Makeup Monday


Would you characterize yourself as a radical? We all welcome a sense of comfort, a place of peace, and a sensible life. It’s celebrated in our culture. But is this Biblical living? What is it, fundamentally, that sets us apart from everyone else? In Luke 14: 25-35, Jesus, the true evangelist describes the life of His disciples. His disciples have been called out from the world and they truly don’t belong in world. This is a clear description of what a true disciple of Christ looks like. Jesus had a multitude of followers with Him who were not truly His disciples. Here Jesus describes the nature and heart attitude of his disciples. He is giving full disclosure about what a life lived for Him would be like. He’s making it very clear to these people that following Christ isn’t easy. In fact it is humanly impossible. One of the most dangerous things and useful tools of Satan is the “nominal Christian.” Christ himself is making it very clear that, in reality, there is no such thing as a “nominal Christian.” There are Christians and then there are those who are not.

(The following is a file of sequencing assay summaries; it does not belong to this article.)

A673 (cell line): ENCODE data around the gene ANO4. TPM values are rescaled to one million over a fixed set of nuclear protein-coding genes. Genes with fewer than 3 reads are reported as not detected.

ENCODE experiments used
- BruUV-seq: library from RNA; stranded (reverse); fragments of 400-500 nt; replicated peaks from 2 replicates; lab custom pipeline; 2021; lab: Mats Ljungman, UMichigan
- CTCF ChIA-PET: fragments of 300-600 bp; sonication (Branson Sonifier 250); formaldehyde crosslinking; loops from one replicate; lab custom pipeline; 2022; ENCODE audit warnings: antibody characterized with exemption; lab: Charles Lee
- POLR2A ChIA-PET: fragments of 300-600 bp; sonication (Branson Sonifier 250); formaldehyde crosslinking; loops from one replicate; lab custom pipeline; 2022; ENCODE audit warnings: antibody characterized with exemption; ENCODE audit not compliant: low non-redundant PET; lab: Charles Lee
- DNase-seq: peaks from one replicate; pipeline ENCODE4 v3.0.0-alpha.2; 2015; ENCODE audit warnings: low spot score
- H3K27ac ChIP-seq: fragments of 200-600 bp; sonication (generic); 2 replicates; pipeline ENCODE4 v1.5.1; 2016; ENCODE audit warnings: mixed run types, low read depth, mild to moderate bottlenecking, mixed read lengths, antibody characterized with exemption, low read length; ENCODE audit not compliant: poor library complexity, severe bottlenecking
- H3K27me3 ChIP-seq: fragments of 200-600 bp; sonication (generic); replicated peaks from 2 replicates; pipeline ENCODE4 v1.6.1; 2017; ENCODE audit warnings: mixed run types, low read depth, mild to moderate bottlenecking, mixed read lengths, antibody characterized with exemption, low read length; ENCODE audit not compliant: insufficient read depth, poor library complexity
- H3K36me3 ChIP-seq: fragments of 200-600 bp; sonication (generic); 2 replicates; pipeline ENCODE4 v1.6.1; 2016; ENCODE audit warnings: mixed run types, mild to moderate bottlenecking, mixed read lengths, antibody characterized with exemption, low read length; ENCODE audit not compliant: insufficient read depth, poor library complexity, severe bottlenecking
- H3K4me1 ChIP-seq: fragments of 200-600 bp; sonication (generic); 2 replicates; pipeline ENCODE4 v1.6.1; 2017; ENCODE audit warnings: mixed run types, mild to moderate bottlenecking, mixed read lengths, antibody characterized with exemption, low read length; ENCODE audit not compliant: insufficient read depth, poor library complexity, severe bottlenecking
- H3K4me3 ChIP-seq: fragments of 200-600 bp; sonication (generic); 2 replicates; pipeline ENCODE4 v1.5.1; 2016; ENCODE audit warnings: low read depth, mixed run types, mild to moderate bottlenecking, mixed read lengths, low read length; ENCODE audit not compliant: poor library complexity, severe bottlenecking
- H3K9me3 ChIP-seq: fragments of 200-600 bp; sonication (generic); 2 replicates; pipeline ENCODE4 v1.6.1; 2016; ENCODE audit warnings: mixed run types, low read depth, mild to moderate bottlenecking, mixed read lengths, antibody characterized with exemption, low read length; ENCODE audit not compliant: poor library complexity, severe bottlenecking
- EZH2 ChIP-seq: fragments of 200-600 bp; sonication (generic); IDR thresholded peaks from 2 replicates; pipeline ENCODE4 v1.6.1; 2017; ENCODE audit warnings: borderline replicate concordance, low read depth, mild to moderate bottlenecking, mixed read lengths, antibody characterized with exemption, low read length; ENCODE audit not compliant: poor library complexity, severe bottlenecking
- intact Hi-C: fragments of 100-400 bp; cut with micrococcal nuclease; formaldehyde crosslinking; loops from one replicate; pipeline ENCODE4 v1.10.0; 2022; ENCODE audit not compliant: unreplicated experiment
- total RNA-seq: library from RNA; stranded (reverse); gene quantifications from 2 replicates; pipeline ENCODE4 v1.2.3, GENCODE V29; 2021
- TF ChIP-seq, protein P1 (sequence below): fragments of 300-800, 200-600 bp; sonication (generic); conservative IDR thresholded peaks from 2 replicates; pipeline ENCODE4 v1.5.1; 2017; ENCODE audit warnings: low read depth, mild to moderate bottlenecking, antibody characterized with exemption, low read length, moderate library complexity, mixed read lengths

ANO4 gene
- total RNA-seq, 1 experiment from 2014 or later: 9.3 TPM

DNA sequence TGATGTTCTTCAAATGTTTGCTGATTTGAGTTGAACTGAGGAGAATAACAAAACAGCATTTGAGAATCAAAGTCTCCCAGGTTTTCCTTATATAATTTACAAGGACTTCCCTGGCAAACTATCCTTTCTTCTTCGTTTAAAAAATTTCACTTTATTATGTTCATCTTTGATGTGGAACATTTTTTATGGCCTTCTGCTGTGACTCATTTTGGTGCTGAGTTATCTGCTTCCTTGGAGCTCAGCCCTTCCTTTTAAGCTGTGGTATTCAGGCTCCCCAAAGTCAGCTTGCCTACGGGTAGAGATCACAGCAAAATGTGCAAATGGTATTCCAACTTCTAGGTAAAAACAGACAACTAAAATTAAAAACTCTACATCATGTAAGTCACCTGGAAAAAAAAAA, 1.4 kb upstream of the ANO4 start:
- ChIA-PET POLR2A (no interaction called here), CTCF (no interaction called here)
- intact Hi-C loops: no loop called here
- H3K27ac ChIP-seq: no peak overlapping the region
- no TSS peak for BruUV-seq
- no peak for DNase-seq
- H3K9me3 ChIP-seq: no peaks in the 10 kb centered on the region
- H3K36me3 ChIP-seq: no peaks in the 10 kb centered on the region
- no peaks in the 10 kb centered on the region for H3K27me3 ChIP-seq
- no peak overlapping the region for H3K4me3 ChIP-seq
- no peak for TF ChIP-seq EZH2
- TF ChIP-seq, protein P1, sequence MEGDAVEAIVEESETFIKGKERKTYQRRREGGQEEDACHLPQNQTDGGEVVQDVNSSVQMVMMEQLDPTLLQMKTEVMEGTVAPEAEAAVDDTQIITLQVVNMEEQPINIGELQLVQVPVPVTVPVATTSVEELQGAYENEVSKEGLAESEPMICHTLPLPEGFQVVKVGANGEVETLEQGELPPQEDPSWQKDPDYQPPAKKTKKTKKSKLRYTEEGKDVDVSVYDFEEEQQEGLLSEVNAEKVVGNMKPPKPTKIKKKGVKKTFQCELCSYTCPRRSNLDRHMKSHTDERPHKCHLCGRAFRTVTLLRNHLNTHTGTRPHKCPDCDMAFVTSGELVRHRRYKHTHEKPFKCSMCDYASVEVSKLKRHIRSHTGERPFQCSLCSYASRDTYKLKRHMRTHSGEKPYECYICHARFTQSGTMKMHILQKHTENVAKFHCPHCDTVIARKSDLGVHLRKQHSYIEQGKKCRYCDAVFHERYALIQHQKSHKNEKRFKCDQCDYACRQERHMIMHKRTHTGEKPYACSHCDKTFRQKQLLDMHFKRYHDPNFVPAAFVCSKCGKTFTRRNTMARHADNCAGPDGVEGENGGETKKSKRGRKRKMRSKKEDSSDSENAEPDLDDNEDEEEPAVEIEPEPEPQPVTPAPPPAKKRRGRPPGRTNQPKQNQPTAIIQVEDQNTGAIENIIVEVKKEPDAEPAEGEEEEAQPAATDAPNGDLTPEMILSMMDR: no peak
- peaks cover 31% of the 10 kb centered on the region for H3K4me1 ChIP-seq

Jesus draws attention to three key aspects of true disciples. 1. True Disciples Forsake Their Interests. Jesus says quite clearly in this passage using some common Hebrew language that people, personal interests, and possessions are not to take priority in your life. We know that from other passages that Jesus doesn’t want us to have some emotional disdain or anger towards our friends and family. It’s a matter of position. Who is our primary focus and the recipient of our time, attention, passion, and love? Jesus is the only one who deserves the top spot. 2. True Disciples Fully Consider the Impact of Discipleship. The name and honor of God is at stake when we say were are his disciple. Additionally, our discipleship will have profound effects on every one around us. There is a great cost at stake in this discipleship issue. Christ gives 2 stories to illustrate the issues that are at stake with discipleship. 3. True Disciples Acknowledge Their Kingdom Function. We are salt (Matthew 5). We have a purifying and preserving function in this World. We are propagating and preserving the message of the gospel as we speak the truth and we live as true disciples. Our Lord spoke as He did to prevent people from following Him lightly and inconsiderately. He knew that nothing does so much harm to the cause of the true religion as a “nominal Christian.” So where do you stand? What characterizes you? You may say, “This is impossible! I struggle with my priorities and I don’t always take my walk with Christ seriously.” This is not an issue of perfection. Only Christ is perfect and in Him we are being made perfect. You can’t make this happen apart from Christ. So I ask you, “Do stand out a radical disciple of Christ?”